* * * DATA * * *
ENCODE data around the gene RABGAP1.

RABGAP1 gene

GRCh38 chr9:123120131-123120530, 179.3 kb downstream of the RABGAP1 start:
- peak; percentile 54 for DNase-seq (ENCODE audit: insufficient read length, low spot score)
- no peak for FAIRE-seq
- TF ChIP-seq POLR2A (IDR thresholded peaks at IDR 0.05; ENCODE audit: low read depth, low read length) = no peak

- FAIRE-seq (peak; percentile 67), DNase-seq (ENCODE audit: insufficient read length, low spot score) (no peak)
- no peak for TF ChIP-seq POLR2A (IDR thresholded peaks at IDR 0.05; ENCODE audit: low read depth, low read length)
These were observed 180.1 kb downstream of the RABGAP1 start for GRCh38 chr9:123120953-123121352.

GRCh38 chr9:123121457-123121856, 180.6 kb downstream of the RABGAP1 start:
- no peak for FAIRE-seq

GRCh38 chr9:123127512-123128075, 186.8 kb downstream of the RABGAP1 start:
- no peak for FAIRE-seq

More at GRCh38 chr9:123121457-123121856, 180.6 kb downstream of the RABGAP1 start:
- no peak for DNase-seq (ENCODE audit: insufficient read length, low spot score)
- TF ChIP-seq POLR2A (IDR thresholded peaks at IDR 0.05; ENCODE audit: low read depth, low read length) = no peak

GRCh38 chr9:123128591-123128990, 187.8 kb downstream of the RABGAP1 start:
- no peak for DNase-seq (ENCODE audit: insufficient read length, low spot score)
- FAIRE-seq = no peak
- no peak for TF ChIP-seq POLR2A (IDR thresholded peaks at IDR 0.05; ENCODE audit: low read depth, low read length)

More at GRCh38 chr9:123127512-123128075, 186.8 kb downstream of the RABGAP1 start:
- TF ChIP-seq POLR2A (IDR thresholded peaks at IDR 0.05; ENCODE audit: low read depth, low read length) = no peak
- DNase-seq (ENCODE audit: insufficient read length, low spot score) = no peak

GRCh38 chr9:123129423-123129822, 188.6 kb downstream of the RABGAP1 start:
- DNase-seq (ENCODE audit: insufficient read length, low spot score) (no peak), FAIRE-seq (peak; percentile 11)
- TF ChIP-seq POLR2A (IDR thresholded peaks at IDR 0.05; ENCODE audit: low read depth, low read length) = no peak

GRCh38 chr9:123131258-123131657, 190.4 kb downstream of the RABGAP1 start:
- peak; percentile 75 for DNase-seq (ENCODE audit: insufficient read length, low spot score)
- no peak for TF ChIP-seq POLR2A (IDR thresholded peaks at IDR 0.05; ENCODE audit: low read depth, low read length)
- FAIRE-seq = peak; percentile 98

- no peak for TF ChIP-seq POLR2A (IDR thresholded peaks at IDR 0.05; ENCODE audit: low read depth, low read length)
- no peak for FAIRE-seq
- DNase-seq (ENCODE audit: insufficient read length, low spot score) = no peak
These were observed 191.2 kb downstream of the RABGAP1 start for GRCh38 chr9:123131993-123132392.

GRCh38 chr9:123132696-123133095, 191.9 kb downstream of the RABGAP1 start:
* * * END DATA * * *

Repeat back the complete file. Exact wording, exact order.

ENCODE data around the gene RABGAP1.

RABGAP1 gene

GRCh38 chr9:123120131-123120530, 179.3 kb downstream of the RABGAP1 start:
- peak; percentile 54 for DNase-seq (ENCODE audit: insufficient read length, low spot score)
- no peak for FAIRE-seq
- TF ChIP-seq POLR2A (IDR thresholded peaks at IDR 0.05; ENCODE audit: low read depth, low read length) = no peak

- FAIRE-seq (peak; percentile 67), DNase-seq (ENCODE audit: insufficient read length, low spot score) (no peak)
- no peak for TF ChIP-seq POLR2A (IDR thresholded peaks at IDR 0.05; ENCODE audit: low read depth, low read length)
These were observed 180.1 kb downstream of the RABGAP1 start for GRCh38 chr9:123120953-123121352.

GRCh38 chr9:123121457-123121856, 180.6 kb downstream of the RABGAP1 start:
- no peak for FAIRE-seq

GRCh38 chr9:123127512-123128075, 186.8 kb downstream of the RABGAP1 start:
- no peak for FAIRE-seq

More at GRCh38 chr9:123121457-123121856, 180.6 kb downstream of the RABGAP1 start:
- no peak for DNase-seq (ENCODE audit: insufficient read length, low spot score)
- TF ChIP-seq POLR2A (IDR thresholded peaks at IDR 0.05; ENCODE audit: low read depth, low read length) = no peak

GRCh38 chr9:123128591-123128990, 187.8 kb downstream of the RABGAP1 start:
- no peak for DNase-seq (ENCODE audit: insufficient read length, low spot score)
- FAIRE-seq = no peak
- no peak for TF ChIP-seq POLR2A (IDR thresholded peaks at IDR 0.05; ENCODE audit: low read depth, low read length)

More at GRCh38 chr9:123127512-123128075, 186.8 kb downstream of the RABGAP1 start:
- TF ChIP-seq POLR2A (IDR thresholded peaks at IDR 0.05; ENCODE audit: low read depth, low read length) = no peak
- DNase-seq (ENCODE audit: insufficient read length, low spot score) = no peak

GRCh38 chr9:123129423-123129822, 188.6 kb downstream of the RABGAP1 start:
- DNase-seq (ENCODE audit: insufficient read length, low spot score) (no peak), FAIRE-seq (peak; percentile 11)
- TF ChIP-seq POLR2A (IDR thresholded peaks at IDR 0.05; ENCODE audit: low read depth, low read length) = no peak

GRCh38 chr9:123131258-123131657, 190.4 kb downstream of the RABGAP1 start:
- peak; percentile 75 for DNase-seq (ENCODE audit: insufficient read length, low spot score)
- no peak for TF ChIP-seq POLR2A (IDR thresholded peaks at IDR 0.05; ENCODE audit: low read depth, low read length)
- FAIRE-seq = peak; percentile 98

- no peak for TF ChIP-seq POLR2A (IDR thresholded peaks at IDR 0.05; ENCODE audit: low read depth, low read length)
- no peak for FAIRE-seq
- DNase-seq (ENCODE audit: insufficient read length, low spot score) = no peak
These were observed 191.2 kb downstream of the RABGAP1 start for GRCh38 chr9:123131993-123132392.

GRCh38 chr9:123132696-123133095, 191.9 kb downstream of the RABGAP1 start: